• Lieven Govaerts presented on his 'buildbat' project.... nightly builds, multipflatform testing, continuous integration, etc.
  • Presentation by Justin on serf... discussion on what it would take to make serf the new default, instead of neon. Serf is very fast!
The day ended with a nice dinner together, followed by group bowling! Photos forthcoming.

Day 2 ends



Dinner at the Tied House



The menu ... and a new name for Subverison 2.0!




Programming excercises (lower score = better programmer)

Tuesday, October 17, 2006

Code reviews and expensive equipement



One possible use of having a large meeting room, two projectors and 30 Subvrsion developers: quick code reviews of features up for backporting.

Day 2 begins



Breakfast of Champions

Monday, October 16, 2006

More photos


I am tagging my photos on flickr with svnsummit.

The Plan is taking shape

First day talks

People are taking much more detailed notes than I, but here's a quick summary of the various presentations and discussions on our first day of the Subversion developer summit.
  • I gave an opening plea: we've lost our focus since releasing 1.0, let's regain focus by creating new mission statement and a tight feature list for Subversion 2.0.
  • Blair Zajac talked about how his company (Sony -- versioning assets for movies) uses an interesting layout structure.
  • clkao and David Glasser gave a presentation on svk, and showed off a bunch of features that they wish "subversion would steal". :-)
  • Karl Fogel talked about the design of his incomplete-checkout feature. He's implemented depth {0, 1, infinity} now 'sticky' per dir. Discussion got complex, since the feature touches on other things like viewspecs.
  • Long discussion about 'svn obliterate' design -- what use cases do our users have? How to define obliteration? There was an interesting idea from dglasser about preserving data, but losing history... Also a very messy discussion, no real resolution.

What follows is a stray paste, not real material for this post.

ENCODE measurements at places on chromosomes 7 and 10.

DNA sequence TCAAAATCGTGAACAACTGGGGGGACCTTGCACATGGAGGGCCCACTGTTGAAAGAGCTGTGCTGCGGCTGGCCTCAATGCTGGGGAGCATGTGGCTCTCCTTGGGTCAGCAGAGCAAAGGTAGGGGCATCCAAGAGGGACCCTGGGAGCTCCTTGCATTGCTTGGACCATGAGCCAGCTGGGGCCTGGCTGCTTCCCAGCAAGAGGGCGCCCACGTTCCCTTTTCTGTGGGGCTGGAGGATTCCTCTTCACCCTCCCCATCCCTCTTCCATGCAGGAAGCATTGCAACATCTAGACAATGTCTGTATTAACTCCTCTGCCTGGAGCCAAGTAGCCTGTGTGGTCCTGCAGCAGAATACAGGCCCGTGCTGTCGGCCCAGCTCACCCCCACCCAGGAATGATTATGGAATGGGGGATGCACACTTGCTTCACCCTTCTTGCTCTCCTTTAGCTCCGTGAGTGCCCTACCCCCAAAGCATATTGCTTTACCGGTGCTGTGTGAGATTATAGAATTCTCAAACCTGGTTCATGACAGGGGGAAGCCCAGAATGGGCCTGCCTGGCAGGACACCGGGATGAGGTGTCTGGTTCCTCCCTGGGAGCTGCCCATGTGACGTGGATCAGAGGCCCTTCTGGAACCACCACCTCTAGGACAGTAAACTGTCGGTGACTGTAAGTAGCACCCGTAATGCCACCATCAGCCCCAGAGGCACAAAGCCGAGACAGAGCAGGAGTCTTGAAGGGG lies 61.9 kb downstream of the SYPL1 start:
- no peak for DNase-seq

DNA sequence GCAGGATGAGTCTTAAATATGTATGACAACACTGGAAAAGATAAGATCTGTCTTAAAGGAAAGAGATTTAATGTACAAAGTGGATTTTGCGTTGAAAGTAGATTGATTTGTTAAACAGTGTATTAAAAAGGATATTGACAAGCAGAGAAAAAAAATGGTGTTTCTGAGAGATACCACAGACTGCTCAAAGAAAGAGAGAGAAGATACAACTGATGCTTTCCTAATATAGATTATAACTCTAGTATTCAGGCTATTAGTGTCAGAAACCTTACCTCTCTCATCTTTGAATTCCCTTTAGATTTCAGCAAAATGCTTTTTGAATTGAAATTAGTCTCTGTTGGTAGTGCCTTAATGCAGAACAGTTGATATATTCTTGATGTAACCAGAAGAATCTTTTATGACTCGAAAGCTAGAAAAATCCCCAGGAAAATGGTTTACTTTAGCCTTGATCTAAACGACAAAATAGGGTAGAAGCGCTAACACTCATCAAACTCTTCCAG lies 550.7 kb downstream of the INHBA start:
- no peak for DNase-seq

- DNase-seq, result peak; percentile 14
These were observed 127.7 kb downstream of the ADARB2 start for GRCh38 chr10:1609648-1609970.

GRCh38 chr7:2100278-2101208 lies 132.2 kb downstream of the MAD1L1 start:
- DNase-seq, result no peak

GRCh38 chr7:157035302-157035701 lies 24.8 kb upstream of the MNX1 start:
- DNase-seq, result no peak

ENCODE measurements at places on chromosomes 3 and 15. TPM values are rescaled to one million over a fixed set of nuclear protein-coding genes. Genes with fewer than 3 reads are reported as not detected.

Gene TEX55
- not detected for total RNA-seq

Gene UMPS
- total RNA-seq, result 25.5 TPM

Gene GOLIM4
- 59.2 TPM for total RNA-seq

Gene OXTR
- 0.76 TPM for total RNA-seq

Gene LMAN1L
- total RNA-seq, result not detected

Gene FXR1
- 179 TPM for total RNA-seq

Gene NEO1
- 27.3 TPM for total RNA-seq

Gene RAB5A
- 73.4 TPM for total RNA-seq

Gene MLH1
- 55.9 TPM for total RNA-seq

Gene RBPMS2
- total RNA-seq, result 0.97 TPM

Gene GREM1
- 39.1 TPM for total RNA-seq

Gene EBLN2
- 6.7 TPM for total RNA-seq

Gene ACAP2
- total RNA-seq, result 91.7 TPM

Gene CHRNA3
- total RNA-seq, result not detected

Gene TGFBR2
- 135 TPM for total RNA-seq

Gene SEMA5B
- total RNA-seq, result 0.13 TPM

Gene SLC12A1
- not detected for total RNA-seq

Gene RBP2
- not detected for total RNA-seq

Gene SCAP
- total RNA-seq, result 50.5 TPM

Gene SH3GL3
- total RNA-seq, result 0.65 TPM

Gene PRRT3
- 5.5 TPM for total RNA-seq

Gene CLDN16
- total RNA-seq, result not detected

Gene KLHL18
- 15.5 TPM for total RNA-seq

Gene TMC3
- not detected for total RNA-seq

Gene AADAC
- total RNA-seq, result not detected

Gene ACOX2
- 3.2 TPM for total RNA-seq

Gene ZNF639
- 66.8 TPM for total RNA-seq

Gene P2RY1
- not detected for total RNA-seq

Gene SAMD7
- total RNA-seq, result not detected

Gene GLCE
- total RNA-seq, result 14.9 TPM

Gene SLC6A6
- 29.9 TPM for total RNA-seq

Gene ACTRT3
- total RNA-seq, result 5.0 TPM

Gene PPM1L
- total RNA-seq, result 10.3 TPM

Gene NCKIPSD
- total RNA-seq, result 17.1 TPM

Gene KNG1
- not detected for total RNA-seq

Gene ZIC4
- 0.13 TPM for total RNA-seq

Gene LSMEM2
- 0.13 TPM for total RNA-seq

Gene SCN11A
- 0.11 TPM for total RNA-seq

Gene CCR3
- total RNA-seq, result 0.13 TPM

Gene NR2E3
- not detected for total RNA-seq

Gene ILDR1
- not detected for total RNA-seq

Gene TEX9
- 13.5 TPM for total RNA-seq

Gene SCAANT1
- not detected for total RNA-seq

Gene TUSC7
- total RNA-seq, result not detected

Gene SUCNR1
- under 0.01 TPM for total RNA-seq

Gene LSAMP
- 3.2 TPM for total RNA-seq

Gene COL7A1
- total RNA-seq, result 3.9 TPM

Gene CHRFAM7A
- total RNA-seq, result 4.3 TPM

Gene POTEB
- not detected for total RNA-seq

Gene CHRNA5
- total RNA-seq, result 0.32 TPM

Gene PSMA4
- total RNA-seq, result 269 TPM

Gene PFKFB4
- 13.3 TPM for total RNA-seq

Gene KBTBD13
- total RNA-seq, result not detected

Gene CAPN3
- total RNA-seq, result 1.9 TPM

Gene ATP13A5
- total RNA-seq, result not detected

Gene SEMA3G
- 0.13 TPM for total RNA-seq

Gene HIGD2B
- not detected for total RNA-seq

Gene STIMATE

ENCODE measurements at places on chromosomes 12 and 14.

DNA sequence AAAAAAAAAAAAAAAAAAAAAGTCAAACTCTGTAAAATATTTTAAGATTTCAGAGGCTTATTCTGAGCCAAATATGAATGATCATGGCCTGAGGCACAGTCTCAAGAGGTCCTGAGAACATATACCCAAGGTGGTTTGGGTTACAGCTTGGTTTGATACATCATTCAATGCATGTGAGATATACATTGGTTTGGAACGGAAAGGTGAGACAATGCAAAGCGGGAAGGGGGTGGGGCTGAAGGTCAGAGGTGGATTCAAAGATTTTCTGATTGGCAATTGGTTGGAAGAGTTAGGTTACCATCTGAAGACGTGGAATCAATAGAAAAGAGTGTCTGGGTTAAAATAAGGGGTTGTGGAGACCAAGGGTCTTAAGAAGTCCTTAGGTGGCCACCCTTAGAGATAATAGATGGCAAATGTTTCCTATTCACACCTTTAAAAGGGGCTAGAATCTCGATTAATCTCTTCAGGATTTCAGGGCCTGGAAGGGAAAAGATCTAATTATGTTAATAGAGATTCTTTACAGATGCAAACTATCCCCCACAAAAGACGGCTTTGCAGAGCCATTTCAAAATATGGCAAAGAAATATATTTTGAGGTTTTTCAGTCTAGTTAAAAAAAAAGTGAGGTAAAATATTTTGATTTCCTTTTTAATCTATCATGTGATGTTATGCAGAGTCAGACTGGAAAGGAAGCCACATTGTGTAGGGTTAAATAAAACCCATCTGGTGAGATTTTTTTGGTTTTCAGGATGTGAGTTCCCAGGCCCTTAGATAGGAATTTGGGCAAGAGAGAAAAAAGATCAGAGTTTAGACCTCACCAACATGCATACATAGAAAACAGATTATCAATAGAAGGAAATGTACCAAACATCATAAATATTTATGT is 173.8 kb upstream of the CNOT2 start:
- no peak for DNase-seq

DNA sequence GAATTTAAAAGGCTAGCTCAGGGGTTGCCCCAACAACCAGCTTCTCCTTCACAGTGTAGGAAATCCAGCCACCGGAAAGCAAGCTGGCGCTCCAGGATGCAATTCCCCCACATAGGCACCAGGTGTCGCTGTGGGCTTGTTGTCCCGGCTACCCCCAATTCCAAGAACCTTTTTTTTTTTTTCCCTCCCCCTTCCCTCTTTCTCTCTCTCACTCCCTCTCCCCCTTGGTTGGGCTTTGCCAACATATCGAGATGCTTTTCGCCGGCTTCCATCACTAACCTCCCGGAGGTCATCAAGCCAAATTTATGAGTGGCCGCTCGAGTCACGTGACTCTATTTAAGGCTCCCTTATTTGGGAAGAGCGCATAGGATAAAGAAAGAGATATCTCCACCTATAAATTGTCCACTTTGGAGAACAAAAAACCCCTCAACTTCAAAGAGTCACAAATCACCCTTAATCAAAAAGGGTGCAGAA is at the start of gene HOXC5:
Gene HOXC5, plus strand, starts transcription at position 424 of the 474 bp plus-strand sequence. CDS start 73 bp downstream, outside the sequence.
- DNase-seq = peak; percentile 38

• Presentation from dannyb and dlr on the state of merge-tracking branch. We've now achieved (in C code) approximately equal functionality with the the svnmerge.py script. There are still some huge use-cases unfinished which involve server-side computation. Not sure if/when we want to go there.
  • Presentation from dannyb on how Mercurial works, and especially on Mercurial's revlog storage format... and why we should use it in next-gen Subversion. It would get us most of the way to a distributed design too, if we wanted.
  • Group brainstorm: why aren't we achieving world domination? Listed as many svn weaknesses as we could, common user complaints, etc.
  • Karl led us in a discussion which evaluated different designs to implement log message templates.

Decentralized version control?

As part of our discussions, we're chatting about the possibility of the 'next gen' Subversion being a decentralized system. So, in a radical act of open-mindedness, we're actually playing around with Mercurial to get a taste of such a system. As people take notes, we're storing them in a Mercurial repository, and pushing/pulling changesets around. Info on the repository is available at this url.

Fidel^H^H^H^H^HBen exhorts the crowd

Our elder statesman in a pensive mood


... and expostulating on the depths of infinity:

The Central Commitee of the the Subversion Party is in session



Members are closely following the speeches:

The summit begins


Here's a photo from my lousy camera phone, of Karl Fogel explaining the design of his incomplete-checkout feature.

Sunday, October 15, 2006

Day 0 Events

I say 'day 0' because the summit doesn't actually begin until tomorrow (Monday).

A bunch of us in town already met up at the Googleplex this afternoon, just to hang out and relax. We found an empty conference room with 2 projectors, whiteboard, and sofa. After some socialization, we decided it would be cool to try and get Subversion 1.4.1 finished ASAP, so that it makes it into Debian Etch (whose deadline is the week.) So we hooked up two of our notebook computers to the projectors, and spend a couple of hours doing group code reviews of the 1.4.1 STATUS file, examining diffs, and dropping votes into the file. We didn't quite finish, but it was still quite a bit of fun.

Tonight, 13 (of 30) of us congregated at Yuet Lee, kfogel's favorite Chinese restaurant in downtown San Francisco. Afterwards we retired to kfogel's apartment, where we spent an hour or two debating the merits of distributed version control systems. I'm sure we'll have to repeat the debate tomorrow, when the summit really begins and the other 17 people show up!

First Post

This blog has been established as a 'shared' blog, so that the community of Subversion developers can post various news, discussion results, opinions, and so on.